In putting together your sales copy, leave yourself out of the equation. Prospects don’t care about you; they care about themselves. And that’s why your focus should be on them. Imagine your prospect is standing before you, a specific individual, and think about what you would say to that person to convince them that getting their hands on your product would be a great thing for them personally. Picture what a good salesman, talking to the prospect around the kitchen table, would say. That’s what you should say in your copy.
It’s true that many companies will make a brand out of an individual and use that person as the basis of promotional materials, but they don’t so much talk about the person and their accomplishments as they give the impression that readers can accomplish all that person achieved by using the product.
5. Don’t boast.
You may be tempted to say things like “Our operation is the largest in the country,” but that’s really of no interest to the prospect. It’s just a boast, and as Hopkins reminds us, “Boasting is repulsive.” Plus, what difference does it make if you’re the biggest or the first? That doesn’t tell people anything about how their lives will be better if they use your product.
Tell them how great they’ll be once they get their hands on your product, and how much effort you’ll put in to make sure they’re satisfied. That’s really all they want to know. If they think you’re too full of yourself, they may believe their satisfaction won’t be all that important to you.
6. Aim to get action.
You have to put something in your ad that will inspire people to take action. One method is to include some kind of coupon that signals people they should place an order. This is especially useful in print ads, allowing them to clip out the coupon and keep it as a handy reminder.
This can also work well in direct mail ads. Even if your ad encourages people to call to place orders or visit a website, just seeing the coupon is a powerful cue to take action. If you’re working online, you might use a picture of a coupon as a visual cue, but the real cue to take action is a link that prospects can click.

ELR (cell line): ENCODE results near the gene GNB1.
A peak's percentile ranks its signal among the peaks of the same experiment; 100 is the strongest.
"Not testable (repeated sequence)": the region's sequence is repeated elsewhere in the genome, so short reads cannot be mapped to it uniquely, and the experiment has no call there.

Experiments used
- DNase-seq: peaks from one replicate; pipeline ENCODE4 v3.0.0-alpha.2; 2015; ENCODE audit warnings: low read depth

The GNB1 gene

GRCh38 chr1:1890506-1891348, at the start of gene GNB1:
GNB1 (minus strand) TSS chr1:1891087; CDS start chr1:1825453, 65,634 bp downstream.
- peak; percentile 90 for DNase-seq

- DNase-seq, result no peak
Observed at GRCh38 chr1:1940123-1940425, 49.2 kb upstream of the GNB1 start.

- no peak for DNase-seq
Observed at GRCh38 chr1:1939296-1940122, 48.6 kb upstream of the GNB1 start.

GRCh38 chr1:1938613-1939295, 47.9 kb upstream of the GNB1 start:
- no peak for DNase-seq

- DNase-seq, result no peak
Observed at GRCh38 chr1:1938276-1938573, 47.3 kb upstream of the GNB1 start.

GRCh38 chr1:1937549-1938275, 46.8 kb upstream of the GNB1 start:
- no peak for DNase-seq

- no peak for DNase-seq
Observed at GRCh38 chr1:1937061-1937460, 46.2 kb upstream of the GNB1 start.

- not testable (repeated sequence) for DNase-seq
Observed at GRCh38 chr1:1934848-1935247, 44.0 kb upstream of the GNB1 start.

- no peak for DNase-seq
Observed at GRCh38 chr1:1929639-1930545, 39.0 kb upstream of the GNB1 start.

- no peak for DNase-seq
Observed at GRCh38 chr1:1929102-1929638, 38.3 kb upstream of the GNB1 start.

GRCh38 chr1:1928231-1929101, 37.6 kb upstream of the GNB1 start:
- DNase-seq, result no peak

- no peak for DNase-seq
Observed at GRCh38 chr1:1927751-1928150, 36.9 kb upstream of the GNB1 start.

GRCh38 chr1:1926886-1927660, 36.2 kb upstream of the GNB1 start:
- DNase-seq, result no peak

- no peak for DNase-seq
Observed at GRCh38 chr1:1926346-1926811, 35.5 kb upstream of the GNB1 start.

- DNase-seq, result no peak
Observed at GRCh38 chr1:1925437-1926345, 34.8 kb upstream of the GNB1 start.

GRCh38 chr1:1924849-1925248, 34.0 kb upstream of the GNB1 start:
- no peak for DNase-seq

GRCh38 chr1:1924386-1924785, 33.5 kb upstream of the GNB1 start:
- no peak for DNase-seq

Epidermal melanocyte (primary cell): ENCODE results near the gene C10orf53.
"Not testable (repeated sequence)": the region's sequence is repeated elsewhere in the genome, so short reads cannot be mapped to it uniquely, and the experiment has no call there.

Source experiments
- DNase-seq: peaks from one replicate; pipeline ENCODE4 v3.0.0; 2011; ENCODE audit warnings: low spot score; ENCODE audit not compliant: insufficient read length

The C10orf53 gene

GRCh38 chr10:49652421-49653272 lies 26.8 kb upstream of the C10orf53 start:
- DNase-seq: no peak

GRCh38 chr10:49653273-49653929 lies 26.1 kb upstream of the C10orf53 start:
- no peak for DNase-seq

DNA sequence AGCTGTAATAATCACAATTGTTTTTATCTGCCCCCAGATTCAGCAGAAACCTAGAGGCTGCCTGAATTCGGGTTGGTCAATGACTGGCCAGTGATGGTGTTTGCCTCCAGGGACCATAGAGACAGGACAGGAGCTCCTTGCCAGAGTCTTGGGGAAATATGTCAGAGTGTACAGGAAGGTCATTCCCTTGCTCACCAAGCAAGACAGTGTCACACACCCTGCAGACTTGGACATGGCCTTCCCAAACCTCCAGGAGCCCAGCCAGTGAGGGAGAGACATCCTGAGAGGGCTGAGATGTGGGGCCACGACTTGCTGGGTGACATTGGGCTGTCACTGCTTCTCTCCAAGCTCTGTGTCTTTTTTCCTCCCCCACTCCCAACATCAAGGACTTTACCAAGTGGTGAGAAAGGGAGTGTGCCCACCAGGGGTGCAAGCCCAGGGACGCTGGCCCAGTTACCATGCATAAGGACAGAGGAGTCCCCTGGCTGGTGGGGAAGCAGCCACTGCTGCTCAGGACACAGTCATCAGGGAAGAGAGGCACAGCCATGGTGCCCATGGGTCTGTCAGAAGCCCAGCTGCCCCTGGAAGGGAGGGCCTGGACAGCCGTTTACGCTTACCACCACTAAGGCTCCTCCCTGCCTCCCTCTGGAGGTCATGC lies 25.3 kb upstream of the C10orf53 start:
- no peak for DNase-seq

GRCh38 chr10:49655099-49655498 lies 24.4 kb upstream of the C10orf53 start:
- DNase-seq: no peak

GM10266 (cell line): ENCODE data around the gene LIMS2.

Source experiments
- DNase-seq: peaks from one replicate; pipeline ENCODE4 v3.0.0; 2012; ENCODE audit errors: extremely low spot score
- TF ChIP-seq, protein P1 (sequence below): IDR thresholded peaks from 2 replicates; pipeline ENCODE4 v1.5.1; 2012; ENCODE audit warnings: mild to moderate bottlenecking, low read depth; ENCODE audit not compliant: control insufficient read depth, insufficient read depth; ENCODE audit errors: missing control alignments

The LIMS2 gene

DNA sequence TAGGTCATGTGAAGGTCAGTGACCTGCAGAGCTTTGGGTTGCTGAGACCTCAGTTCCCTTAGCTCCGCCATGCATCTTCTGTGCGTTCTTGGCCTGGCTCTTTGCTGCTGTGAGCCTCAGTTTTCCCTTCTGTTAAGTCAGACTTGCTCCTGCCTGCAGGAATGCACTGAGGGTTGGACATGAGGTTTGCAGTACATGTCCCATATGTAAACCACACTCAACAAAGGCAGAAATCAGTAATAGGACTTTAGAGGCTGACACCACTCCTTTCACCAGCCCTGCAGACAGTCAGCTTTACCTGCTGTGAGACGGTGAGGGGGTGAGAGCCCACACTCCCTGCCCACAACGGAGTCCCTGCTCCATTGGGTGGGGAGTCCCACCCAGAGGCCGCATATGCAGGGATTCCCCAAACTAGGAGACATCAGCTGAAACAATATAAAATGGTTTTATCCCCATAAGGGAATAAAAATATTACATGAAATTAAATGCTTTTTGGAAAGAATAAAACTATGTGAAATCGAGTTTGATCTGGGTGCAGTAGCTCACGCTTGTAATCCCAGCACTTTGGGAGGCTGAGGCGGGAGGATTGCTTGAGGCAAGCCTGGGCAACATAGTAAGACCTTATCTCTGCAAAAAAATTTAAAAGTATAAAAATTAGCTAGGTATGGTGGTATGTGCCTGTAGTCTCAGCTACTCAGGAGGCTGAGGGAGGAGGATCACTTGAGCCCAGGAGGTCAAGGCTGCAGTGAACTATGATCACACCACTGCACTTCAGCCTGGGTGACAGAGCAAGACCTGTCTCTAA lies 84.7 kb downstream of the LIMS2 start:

One of the benefits of working online is that you have great flexibility to place the link at different points in your email or web page. A link near the beginning can serve prospects who are convinced after the first few paragraphs. Other links can be placed throughout the piece, giving prospects an opportunity to act whenever they’re ready.
7. Build urgency.
Speaking of encouraging action, limited-time offers are very effective. If people are afraid an offer will soon go away, it will give them a reason to act quickly. If they feel time isn’t an issue, they’ll defer action until later, and more than likely, they’ll forget about it. Adding a sense of urgency increases response rates, and this should be carefully built into all your sales and promotional pieces.
8. Ads should tell the full story.
Never assume your reader knows anything about you or has read another ad in a series. Each ad should be able to stand on its own. If you’re sending out a sales piece followed by additional letters or emails, make sure you put all the important information in each piece, including your major arguments and bullet points. Perhaps later pieces can be pared down in size, but don’t assume your reader will remember points they may have seen in earlier pieces.
Also realize if you put several different appeals in a single sales piece, some will work better with some prospects, while others will work better with different prospects. Make sure all the appeals are presented in every piece, or you could be losing prospects who might otherwise buy.